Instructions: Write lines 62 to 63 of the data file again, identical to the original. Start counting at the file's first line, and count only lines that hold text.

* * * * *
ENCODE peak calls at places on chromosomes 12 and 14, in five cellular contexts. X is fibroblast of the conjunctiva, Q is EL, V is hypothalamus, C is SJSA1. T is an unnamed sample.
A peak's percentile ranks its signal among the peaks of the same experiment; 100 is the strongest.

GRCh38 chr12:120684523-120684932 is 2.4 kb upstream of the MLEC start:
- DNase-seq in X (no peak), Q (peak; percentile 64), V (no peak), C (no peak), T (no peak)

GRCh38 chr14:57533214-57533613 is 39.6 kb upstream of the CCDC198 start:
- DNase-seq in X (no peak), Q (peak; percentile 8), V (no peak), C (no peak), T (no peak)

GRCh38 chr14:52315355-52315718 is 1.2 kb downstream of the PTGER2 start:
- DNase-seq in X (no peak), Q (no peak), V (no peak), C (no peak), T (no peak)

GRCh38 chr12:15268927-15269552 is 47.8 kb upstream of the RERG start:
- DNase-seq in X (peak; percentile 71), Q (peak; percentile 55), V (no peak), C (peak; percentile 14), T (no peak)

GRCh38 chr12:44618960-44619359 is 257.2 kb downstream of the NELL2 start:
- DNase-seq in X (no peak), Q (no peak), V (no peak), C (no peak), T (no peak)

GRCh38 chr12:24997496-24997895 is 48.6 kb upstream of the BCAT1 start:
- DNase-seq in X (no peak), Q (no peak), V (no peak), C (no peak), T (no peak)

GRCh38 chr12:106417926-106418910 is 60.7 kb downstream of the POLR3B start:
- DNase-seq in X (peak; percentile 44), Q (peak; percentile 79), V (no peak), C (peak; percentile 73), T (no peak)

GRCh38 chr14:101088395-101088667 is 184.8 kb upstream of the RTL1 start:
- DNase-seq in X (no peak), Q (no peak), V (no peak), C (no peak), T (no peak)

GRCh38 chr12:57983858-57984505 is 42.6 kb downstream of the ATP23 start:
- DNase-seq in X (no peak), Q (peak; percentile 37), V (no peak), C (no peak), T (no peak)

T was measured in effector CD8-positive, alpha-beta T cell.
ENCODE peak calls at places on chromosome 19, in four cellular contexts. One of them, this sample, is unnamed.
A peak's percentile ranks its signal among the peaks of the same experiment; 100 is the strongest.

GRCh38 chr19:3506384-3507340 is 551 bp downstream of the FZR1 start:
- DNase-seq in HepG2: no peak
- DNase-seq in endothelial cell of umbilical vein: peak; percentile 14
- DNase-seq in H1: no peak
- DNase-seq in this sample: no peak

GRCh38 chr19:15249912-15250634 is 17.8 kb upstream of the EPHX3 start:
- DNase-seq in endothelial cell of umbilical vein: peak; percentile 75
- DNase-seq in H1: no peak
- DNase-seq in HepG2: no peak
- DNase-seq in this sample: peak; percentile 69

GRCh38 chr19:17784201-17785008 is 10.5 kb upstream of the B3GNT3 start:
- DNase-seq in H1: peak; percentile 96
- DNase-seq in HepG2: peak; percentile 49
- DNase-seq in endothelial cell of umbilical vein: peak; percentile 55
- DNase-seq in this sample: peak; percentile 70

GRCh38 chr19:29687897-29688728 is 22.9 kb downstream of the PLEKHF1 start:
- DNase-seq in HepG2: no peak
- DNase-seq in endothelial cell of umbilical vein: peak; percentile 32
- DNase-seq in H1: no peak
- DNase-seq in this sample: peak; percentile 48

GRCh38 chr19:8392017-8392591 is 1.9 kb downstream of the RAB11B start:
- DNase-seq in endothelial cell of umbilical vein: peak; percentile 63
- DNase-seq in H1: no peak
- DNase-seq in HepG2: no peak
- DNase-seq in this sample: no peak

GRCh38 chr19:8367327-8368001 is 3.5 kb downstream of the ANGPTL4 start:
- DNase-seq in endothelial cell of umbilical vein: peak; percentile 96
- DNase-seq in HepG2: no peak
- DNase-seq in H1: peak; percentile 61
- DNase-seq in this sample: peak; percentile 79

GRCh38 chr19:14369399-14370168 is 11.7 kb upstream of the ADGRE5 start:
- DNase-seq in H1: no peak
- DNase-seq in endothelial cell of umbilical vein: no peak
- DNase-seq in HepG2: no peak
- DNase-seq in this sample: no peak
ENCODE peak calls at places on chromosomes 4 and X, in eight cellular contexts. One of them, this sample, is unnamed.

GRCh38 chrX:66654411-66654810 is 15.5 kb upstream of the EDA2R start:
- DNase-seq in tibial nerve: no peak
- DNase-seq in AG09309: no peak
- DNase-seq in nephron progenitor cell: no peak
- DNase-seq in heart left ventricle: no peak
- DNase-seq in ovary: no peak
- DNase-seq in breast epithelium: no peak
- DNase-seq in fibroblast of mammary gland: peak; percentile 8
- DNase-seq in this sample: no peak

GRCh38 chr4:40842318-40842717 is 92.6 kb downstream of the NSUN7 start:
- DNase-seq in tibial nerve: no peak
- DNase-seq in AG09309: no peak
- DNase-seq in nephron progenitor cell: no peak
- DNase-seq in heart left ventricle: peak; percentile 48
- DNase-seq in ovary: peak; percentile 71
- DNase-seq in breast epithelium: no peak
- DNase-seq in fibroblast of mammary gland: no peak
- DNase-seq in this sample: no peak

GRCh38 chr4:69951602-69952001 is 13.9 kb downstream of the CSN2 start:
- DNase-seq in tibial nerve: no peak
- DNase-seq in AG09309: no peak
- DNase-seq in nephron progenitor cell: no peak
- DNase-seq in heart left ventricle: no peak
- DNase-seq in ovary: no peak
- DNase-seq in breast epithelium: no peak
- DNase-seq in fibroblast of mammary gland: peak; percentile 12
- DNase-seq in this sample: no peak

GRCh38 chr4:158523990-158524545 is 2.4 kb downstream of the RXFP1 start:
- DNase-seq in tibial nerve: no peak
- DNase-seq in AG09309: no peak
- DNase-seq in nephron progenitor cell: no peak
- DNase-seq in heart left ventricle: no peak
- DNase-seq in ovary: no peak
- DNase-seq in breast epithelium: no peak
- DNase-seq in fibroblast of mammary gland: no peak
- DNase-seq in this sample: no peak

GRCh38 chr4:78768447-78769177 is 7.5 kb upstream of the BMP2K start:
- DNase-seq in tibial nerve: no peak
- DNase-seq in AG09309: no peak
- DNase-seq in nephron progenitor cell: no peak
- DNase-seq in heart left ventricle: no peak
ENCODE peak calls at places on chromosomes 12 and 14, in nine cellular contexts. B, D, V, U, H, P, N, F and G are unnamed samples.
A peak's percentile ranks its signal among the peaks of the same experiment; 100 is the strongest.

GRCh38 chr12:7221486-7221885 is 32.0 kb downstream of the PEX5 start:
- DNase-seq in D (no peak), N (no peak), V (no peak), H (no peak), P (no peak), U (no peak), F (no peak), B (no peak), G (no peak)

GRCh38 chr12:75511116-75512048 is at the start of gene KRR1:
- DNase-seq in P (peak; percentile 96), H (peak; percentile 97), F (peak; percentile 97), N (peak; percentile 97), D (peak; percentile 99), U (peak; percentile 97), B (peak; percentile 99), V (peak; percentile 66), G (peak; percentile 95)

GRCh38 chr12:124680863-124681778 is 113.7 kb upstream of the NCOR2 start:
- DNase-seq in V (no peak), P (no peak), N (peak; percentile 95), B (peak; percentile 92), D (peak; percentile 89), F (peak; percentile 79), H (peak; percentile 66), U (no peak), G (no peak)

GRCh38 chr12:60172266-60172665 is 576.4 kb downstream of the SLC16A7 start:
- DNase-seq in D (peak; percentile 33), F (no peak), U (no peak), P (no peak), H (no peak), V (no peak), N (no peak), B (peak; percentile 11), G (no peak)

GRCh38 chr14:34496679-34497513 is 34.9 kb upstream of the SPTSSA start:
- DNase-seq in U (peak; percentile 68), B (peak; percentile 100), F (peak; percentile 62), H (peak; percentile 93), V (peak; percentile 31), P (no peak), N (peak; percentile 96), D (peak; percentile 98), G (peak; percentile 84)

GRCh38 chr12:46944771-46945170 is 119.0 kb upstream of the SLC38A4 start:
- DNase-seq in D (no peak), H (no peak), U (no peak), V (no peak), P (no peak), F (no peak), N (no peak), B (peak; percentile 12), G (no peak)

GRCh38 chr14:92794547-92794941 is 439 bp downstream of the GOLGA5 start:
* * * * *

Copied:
- DNase-seq in AG09309: no peak
- DNase-seq in nephron progenitor cell: no peak